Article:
Limits...
Is the smokers exposure to environmental tobacco smoke negligible?

Piccardo MT, Stella A, Valerio F - Environ Health (2010)

Bottom Line: In a controlled situation of indoor active smoking, we compared daily benzo(a)pyrene (BaP) dose, estimated to be inhaled by smokers due to the mainstream (MS) of cigarettes they have smoked, to the measured environmental tobacco smoke (ETS) they inhaled in an indoor environment.In smoker subjects, the percentage of BaP daily dose due to ETS, in comparison to mainstream dose due to smoked cigarettes, was estimated with 95% confidence interval, between 14.6% and 23% for full flavour cigarettes and between 21% and 34% for full flavour light cigarettes.During indoor smoking, ETS contribution to total BaP dose of the same smoker, may be not negligible.

View Article: PubMed Central - HTML - PubMed

Affiliation: Environmental Chemistry Laboratory, National cancer Research Institute, Genoa Lgo Rosanna Benzi n 10, 16132 Genoa, Italy. mariateresa.piccardo@istge.it

ABSTRACT

Background: Very few studies have evaluated the adverse effect of passive smoking exposure among active smokers, probably due to the unproven assumption that the dose of toxic compounds that a smoker inhales by passive smoke is negligible compared to the dose inhaled by active smoke.

Methods: In a controlled situation of indoor active smoking, we compared daily benzo(a)pyrene (BaP) dose, estimated to be inhaled by smokers due to the mainstream (MS) of cigarettes they have smoked, to the measured environmental tobacco smoke (ETS) they inhaled in an indoor environment. For this aim, we re-examined our previous study on daily personal exposure to BaP of thirty newsagents, according to their smoking habits.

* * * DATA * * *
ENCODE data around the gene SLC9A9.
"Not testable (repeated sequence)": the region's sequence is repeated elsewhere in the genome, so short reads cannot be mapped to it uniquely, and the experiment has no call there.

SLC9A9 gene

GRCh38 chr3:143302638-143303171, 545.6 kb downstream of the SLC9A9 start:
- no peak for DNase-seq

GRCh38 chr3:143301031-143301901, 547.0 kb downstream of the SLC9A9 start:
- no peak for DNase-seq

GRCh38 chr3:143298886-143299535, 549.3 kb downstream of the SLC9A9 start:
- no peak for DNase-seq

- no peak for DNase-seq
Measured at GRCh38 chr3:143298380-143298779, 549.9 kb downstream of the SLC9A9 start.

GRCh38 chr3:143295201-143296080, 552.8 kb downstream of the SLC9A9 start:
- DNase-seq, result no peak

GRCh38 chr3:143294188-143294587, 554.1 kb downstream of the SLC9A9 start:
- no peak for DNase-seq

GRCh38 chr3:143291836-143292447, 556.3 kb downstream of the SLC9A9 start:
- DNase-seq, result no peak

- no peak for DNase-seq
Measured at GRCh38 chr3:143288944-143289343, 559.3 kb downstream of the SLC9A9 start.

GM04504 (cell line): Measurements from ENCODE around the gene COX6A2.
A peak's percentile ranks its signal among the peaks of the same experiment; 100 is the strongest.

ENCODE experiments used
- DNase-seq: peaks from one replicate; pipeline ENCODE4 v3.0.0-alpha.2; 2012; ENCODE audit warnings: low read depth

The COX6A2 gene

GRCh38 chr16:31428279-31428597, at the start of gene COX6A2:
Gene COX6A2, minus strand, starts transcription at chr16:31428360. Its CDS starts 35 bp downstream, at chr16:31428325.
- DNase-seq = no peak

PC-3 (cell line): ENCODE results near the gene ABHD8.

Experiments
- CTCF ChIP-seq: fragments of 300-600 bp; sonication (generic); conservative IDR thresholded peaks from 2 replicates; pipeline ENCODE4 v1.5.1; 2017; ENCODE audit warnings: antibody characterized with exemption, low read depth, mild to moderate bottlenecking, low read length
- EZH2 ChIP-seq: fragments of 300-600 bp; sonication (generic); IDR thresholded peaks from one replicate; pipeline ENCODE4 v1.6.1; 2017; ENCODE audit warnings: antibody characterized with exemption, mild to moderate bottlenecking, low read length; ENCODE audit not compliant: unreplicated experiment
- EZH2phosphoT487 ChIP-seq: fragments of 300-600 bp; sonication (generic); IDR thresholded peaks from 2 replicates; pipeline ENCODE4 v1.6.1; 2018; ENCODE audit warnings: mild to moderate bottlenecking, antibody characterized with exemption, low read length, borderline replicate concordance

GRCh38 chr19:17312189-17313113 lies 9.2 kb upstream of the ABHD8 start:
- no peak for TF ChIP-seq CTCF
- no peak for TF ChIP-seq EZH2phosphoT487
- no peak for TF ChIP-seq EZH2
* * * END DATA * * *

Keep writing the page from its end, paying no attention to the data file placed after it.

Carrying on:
Results: Daily BaP dose due to indoor environmental contamination measured inside newsstands (traffic emission and ETS produced by smoker newsagents) was linearly correlated (p = 0.001 R2 = 0.62) with estimated BaP dose from MS of daily smoked cigarettes. In smoker subjects, the percentage of BaP daily dose due to ETS, in comparison to mainstream dose due to smoked cigarettes, was estimated with 95% confidence interval, between 14.6% and 23% for full flavour cigarettes and between 21% and 34% for full flavour light cigarettes.

Conclusions: During indoor smoking, ETS contribution to total BaP dose of the same smoker, may be not negligible. Therefore both active and passive smoking exposures should be considered in studies about health of active smokers.

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Related in: MedlinePlus

BaP daily dose from environmental sources versus BaP dose from mainstream of daily smoked cigarettes. Figure shows linear correlation between daily dose of Env-BaP and MS-BaP dose of 15 non-smoking and 15 smoking newsagents, in Genoa, during 1998. MS-BaP dose was estimated from mean BaP content in FFL cigarettes mainstream [1]. Dotted curves define 95% confidence limits, according uncertainty of measured BaP air concentrations and variability of BaP quantity estimated in mainstream of FFL cigarettes sold in U.S. and Italian market, from 1995 and 2000.
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Figure 1: BaP daily dose from environmental sources versus BaP dose from mainstream of daily smoked cigarettes. Figure shows linear correlation between daily dose of Env-BaP and MS-BaP dose of 15 non-smoking and 15 smoking newsagents, in Genoa, during 1998. MS-BaP dose was estimated from mean BaP content in FFL cigarettes mainstream [1]. Dotted curves define 95% confidence limits, according uncertainty of measured BaP air concentrations and variability of BaP quantity estimated in mainstream of FFL cigarettes sold in U.S. and Italian market, from 1995 and 2000.

Mentions: Figure 1 shows the correlation between measured Env-BaP and estimated MS-BaP doses, supposing all smoked cigarettes of FFL category. The weighted least squares regression line and its 95% confidence limits (dotted curves) are shown in the figure. Env-BaP and MS-BaP doses are linearly correlated.